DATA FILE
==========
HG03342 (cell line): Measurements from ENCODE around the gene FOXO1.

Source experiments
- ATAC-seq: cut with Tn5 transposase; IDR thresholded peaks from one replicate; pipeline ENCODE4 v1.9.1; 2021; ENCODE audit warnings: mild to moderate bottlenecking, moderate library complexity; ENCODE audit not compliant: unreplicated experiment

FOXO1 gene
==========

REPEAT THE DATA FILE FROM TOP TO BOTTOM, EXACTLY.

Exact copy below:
HG03342 (cell line): Measurements from ENCODE around the gene FOXO1.

Source experiments
- ATAC-seq: cut with Tn5 transposase; IDR thresholded peaks from one replicate; pipeline ENCODE4 v1.9.1; 2021; ENCODE audit warnings: mild to moderate bottlenecking, moderate library complexity; ENCODE audit not compliant: unreplicated experiment

FOXO1 gene